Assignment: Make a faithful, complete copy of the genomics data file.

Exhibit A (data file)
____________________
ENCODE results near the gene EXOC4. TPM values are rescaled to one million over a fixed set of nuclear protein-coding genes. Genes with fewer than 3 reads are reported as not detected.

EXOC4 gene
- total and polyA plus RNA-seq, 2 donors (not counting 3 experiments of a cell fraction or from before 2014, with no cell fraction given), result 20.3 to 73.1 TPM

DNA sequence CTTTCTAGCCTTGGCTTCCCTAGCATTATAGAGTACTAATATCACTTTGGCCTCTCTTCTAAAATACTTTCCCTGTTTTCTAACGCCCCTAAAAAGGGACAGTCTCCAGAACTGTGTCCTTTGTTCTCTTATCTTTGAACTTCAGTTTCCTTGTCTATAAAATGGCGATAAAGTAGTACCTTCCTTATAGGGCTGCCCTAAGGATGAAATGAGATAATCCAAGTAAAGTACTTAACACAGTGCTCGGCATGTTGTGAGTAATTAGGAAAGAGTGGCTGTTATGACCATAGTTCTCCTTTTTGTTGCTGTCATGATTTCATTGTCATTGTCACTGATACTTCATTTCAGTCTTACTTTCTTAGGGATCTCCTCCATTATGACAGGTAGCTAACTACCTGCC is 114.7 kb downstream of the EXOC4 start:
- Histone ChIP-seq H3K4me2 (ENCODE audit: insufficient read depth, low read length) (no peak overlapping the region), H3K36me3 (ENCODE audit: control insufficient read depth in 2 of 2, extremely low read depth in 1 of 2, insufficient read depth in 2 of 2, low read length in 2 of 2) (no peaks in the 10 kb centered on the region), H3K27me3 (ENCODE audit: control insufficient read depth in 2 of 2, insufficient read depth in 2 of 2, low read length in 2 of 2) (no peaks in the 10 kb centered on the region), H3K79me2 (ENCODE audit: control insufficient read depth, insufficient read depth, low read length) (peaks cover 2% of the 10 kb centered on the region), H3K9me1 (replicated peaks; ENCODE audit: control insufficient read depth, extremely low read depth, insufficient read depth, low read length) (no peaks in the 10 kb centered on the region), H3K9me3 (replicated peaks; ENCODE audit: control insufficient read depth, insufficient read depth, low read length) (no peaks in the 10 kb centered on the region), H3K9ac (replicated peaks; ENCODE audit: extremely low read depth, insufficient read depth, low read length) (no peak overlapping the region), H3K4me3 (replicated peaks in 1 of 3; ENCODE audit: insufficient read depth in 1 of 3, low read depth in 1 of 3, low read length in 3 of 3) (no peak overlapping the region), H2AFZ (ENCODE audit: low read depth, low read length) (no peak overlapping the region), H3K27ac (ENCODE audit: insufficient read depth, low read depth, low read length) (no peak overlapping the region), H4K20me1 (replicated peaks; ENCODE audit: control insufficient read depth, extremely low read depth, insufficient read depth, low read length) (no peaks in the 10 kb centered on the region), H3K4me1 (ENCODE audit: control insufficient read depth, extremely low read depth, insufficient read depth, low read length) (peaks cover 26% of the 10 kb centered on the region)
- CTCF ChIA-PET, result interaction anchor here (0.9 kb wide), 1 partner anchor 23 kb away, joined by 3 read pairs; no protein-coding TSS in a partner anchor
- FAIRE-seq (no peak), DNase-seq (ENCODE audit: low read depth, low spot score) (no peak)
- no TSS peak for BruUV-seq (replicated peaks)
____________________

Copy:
ENCODE results near the gene EXOC4. TPM values are rescaled to one million over a fixed set of nuclear protein-coding genes. Genes with fewer than 3 reads are reported as not detected.

EXOC4 gene
- total and polyA plus RNA-seq, 2 donors (not counting 3 experiments of a cell fraction or from before 2014, with no cell fraction given), result 20.3 to 73.1 TPM

DNA sequence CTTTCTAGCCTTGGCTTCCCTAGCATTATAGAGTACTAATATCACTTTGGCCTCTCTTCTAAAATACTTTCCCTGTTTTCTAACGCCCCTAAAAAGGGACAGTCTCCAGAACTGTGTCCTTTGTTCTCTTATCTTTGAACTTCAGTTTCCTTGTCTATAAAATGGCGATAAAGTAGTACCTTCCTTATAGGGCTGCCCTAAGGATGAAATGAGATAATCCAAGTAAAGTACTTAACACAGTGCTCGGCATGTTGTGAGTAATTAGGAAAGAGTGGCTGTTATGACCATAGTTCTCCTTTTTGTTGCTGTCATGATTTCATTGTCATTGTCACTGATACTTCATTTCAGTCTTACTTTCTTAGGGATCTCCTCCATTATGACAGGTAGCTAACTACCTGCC is 114.7 kb downstream of the EXOC4 start:
- Histone ChIP-seq H3K4me2 (ENCODE audit: insufficient read depth, low read length) (no peak overlapping the region), H3K36me3 (ENCODE audit: control insufficient read depth in 2 of 2, extremely low read depth in 1 of 2, insufficient read depth in 2 of 2, low read length in 2 of 2) (no peaks in the 10 kb centered on the region), H3K27me3 (ENCODE audit: control insufficient read depth in 2 of 2, insufficient read depth in 2 of 2, low read length in 2 of 2) (no peaks in the 10 kb centered on the region), H3K79me2 (ENCODE audit: control insufficient read depth, insufficient read depth, low read length) (peaks cover 2% of the 10 kb centered on the region), H3K9me1 (replicated peaks; ENCODE audit: control insufficient read depth, extremely low read depth, insufficient read depth, low read length) (no peaks in the 10 kb centered on the region), H3K9me3 (replicated peaks; ENCODE audit: control insufficient read depth, insufficient read depth, low read length) (no peaks in the 10 kb centered on the region), H3K9ac (replicated peaks; ENCODE audit: extremely low read depth, insufficient read depth, low read length) (no peak overlapping the region), H3K4me3 (replicated peaks in 1 of 3; ENCODE audit: insufficient read depth in 1 of 3, low read depth in 1 of 3, low read length in 3 of 3) (no peak overlapping the region), H2AFZ (ENCODE audit: low read depth, low read length) (no peak overlapping the region), H3K27ac (ENCODE audit: insufficient read depth, low read depth, low read length) (no peak overlapping the region), H4K20me1 (replicated peaks; ENCODE audit: control insufficient read depth, extremely low read depth, insufficient read depth, low read length) (no peaks in the 10 kb centered on the region), H3K4me1 (ENCODE audit: control insufficient read depth, extremely low read depth, insufficient read depth, low read length) (peaks cover 26% of the 10 kb centered on the region)
- CTCF ChIA-PET, result interaction anchor here (0.9 kb wide), 1 partner anchor 23 kb away, joined by 3 read pairs; no protein-coding TSS in a partner anchor
- FAIRE-seq (no peak), DNase-seq (ENCODE audit: low read depth, low spot score) (no peak)
- no TSS peak for BruUV-seq (replicated peaks)